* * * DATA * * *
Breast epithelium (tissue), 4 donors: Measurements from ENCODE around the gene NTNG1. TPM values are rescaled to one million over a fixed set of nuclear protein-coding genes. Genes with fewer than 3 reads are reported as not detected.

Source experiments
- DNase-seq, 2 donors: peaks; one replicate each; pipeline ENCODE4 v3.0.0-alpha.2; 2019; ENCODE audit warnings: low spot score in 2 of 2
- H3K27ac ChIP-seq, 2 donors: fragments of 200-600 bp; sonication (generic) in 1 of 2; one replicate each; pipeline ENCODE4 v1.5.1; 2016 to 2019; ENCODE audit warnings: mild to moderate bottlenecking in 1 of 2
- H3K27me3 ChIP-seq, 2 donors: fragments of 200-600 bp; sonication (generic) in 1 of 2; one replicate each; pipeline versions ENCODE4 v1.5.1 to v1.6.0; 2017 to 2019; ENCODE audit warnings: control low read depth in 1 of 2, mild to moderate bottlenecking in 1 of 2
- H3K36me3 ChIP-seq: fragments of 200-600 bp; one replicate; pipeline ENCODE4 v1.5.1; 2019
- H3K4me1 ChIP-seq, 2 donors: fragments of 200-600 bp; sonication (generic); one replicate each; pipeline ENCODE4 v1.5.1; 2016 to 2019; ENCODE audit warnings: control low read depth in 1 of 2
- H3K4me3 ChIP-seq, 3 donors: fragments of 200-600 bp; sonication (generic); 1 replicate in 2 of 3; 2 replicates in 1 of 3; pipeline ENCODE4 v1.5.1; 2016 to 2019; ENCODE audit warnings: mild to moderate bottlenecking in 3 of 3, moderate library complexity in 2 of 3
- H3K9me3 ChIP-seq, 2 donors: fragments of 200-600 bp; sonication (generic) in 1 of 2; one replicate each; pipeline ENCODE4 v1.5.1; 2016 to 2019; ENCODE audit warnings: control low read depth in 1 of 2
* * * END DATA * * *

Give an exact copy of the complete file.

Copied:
Breast epithelium (tissue), 4 donors: Measurements from ENCODE around the gene NTNG1. TPM values are rescaled to one million over a fixed set of nuclear protein-coding genes. Genes with fewer than 3 reads are reported as not detected.

Source experiments
- DNase-seq, 2 donors: peaks; one replicate each; pipeline ENCODE4 v3.0.0-alpha.2; 2019; ENCODE audit warnings: low spot score in 2 of 2
- H3K27ac ChIP-seq, 2 donors: fragments of 200-600 bp; sonication (generic) in 1 of 2; one replicate each; pipeline ENCODE4 v1.5.1; 2016 to 2019; ENCODE audit warnings: mild to moderate bottlenecking in 1 of 2
- H3K27me3 ChIP-seq, 2 donors: fragments of 200-600 bp; sonication (generic) in 1 of 2; one replicate each; pipeline versions ENCODE4 v1.5.1 to v1.6.0; 2017 to 2019; ENCODE audit warnings: control low read depth in 1 of 2, mild to moderate bottlenecking in 1 of 2
- H3K36me3 ChIP-seq: fragments of 200-600 bp; one replicate; pipeline ENCODE4 v1.5.1; 2019
- H3K4me1 ChIP-seq, 2 donors: fragments of 200-600 bp; sonication (generic); one replicate each; pipeline ENCODE4 v1.5.1; 2016 to 2019; ENCODE audit warnings: control low read depth in 1 of 2
- H3K4me3 ChIP-seq, 3 donors: fragments of 200-600 bp; sonication (generic); 1 replicate in 2 of 3; 2 replicates in 1 of 3; pipeline ENCODE4 v1.5.1; 2016 to 2019; ENCODE audit warnings: mild to moderate bottlenecking in 3 of 3, moderate library complexity in 2 of 3
- H3K9me3 ChIP-seq, 2 donors: fragments of 200-600 bp; sonication (generic) in 1 of 2; one replicate each; pipeline ENCODE4 v1.5.1; 2016 to 2019; ENCODE audit warnings: control low read depth in 1 of 2